FunctionsThe digestive system begins with the mouth or the oral (buccal) cavity, where food enters the body, and terminates at the anus where solid waste materials leave the body. The functions of the digestive system are threefold.1. It prepares food for absorption2. It absorbs food into the bloodstream3. It eliminates solid waste materials
Preparation of Food for AbsorptionThe ingested food is in a form that cannot reach the cells because of its inability to pass through the intestinal mucosa into the bloodstream. Therefore, the consumed food must be prepared for absorption.Digestive enzymes are are substances that speed up chemical reactions and help in the breakdown (digestion) of complex nutrients:a) Complex proteins are digested to simpler amino acids;b) Complex sugars are reduced to simpler sugars, such as glucose;c) Large fat molecules are broked down to fatty acids and triglycerides.Thus, we can define digestion as a complete process of changing the chemical and physical composition of food in order to facilitate assimilation of the nourishing ingredients of food by the cells of the body.
Absorption of Food into the BloodstreamThe digested food must be absorbed into the bloodstream by passing through the walls of the small intestine. Within the cells, nutrients are catabolized (burned) in the presence of oxygen to release energy stored in the food. Amino acid nutrients are used to anabolize (build) large protein molecules which are needed for growth and development of cells. Fatty acids and triglycerides are also absorbed through the walls of the small intestine but enter lymphatic vessels rather than blood vessels. These digested fats eventtually enter the bloodstream as lymph vessels join blood vessels in the upper chest region.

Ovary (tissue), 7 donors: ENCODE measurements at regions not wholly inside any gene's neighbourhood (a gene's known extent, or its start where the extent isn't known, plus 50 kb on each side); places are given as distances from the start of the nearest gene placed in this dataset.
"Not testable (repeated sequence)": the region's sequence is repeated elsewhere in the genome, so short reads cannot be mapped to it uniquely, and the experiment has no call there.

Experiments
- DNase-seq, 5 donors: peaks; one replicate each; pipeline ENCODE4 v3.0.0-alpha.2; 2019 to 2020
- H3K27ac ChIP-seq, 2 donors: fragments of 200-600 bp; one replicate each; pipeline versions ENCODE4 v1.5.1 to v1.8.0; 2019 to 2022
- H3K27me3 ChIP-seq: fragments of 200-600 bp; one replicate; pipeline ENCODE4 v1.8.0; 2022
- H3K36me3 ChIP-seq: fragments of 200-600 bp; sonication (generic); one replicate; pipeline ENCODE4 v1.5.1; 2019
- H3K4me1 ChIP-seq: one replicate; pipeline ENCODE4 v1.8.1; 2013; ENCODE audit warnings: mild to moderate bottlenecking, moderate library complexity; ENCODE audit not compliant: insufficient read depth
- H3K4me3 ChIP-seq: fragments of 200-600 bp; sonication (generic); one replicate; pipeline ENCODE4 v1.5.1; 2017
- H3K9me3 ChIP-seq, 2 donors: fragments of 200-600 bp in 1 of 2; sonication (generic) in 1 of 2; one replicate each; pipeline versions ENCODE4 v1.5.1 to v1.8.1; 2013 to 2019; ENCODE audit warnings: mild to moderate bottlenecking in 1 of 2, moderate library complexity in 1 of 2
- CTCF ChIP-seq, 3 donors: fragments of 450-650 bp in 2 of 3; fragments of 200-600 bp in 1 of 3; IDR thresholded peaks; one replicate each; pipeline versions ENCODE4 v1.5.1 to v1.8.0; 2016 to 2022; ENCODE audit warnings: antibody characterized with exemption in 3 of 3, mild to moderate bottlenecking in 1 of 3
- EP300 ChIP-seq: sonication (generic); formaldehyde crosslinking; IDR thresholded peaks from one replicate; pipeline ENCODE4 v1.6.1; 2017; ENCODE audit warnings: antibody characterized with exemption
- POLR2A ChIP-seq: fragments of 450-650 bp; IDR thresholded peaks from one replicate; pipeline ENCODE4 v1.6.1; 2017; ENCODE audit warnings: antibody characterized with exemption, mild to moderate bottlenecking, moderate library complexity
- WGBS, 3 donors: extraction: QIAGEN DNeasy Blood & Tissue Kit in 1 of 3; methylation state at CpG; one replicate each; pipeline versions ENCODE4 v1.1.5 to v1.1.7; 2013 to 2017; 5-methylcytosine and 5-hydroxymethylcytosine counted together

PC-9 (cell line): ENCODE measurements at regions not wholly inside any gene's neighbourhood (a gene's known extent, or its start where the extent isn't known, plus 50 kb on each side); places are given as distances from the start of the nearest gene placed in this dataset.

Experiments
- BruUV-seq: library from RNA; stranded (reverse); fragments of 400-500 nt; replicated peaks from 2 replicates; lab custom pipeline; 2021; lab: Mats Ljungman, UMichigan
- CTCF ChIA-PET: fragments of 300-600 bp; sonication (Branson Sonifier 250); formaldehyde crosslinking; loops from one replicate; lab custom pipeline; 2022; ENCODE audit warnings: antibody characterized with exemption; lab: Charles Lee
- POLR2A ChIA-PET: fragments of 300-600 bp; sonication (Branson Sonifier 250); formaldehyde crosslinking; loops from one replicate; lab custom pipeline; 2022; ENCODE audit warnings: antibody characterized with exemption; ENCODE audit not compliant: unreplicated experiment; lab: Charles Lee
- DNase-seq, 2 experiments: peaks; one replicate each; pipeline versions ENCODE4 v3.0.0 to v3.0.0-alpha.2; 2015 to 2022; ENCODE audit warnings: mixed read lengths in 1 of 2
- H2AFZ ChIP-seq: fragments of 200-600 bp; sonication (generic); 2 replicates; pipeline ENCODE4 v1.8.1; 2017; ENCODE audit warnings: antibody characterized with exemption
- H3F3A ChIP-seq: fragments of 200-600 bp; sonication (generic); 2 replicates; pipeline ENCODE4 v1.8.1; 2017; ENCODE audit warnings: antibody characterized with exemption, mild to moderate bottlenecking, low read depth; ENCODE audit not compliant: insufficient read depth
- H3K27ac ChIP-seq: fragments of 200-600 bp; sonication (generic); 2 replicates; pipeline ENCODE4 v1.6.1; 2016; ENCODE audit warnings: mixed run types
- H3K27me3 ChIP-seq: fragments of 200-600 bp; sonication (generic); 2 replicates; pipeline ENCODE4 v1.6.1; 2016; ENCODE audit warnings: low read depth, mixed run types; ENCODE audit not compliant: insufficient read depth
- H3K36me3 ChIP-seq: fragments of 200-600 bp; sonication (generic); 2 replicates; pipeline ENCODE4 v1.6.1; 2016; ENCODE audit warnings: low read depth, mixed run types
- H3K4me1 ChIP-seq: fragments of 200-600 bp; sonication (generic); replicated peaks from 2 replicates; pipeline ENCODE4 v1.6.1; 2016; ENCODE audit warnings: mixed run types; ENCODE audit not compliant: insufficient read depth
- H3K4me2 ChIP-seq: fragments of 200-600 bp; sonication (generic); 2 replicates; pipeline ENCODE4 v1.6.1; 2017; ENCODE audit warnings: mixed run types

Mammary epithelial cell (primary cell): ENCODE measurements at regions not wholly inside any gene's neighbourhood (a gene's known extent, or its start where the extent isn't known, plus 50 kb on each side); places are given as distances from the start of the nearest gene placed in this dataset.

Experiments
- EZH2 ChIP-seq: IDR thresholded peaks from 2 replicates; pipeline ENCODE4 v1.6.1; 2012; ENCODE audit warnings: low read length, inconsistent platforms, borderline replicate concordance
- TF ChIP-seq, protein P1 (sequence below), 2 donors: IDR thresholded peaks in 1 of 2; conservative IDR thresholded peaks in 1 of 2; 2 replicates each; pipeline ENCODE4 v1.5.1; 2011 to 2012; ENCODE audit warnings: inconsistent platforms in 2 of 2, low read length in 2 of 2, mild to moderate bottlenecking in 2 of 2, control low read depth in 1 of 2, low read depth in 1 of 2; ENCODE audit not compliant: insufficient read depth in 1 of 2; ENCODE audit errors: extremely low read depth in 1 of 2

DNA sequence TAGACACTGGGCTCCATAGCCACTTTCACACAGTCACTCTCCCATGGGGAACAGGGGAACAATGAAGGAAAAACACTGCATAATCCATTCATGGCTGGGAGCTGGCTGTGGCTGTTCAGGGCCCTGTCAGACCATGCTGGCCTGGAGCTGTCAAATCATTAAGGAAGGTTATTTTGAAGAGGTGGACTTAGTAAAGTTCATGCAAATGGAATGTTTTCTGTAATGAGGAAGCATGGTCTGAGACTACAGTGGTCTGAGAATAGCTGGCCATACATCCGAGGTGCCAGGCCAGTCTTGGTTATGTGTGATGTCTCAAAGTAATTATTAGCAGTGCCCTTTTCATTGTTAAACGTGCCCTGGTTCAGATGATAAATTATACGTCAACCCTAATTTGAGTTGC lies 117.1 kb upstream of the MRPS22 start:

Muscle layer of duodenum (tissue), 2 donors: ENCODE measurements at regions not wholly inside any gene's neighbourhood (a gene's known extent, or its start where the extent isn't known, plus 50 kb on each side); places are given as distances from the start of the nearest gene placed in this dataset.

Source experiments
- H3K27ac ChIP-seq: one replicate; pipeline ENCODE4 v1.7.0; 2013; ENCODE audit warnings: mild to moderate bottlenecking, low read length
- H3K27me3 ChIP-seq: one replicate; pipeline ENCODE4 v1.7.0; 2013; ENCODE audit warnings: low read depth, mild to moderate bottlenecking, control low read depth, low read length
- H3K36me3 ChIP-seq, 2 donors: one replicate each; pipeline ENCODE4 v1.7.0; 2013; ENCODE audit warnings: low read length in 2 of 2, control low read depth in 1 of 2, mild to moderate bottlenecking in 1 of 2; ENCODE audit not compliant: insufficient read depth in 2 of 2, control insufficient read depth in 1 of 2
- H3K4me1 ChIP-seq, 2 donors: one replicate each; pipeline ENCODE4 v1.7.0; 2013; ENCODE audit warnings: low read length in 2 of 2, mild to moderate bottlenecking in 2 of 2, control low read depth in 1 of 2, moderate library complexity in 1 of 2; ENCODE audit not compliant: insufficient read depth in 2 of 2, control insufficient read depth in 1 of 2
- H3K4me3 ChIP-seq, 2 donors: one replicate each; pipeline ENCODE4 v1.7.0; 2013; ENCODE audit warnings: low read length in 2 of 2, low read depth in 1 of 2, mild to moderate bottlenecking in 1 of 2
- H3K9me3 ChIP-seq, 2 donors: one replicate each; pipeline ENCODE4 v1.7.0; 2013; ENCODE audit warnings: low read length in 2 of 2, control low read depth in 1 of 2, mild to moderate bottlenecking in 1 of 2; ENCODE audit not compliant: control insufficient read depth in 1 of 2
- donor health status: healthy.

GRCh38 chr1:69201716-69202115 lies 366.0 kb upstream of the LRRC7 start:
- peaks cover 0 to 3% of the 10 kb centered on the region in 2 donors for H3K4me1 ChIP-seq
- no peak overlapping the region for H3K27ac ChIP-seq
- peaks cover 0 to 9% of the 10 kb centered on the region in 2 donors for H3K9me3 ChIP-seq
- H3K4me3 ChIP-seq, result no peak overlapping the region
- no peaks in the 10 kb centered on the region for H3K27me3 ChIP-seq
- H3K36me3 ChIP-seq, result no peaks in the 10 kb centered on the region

Elimination of Solid Waste MaterialsThe third function of the digestive system is to eliminate solid waste materials that cannot be absorbed into the bloodstream. These waste materials are called feces (stools). They are concentrated in the large intestine and finally pass out of the body through the anus. This process is called defecation.
The Oral Cavity (Mouth)The digestive system is composed of the gastrointestinaltract and accessory digestive organs. The gastrointestinaltract begins at the oral cavity or mouth. Digestion begins inthe mouth, where chemical and mechanical digestionoccurs. Saliva or spit, produced by the salivary glands(located under the tongue and near the lower jaw), isreleased into the mouth. Saliva begins to break down thefood, moistening it and making it easier to swallow. Adigestive enzyme (called amylase) in the saliva begins tobreak down the carbohydrates (starches and sugars). Oneof the most important functions of the mouth is chewing.Chewing allows food to be mashed into a soft mass that iseasier to swallow and digest later.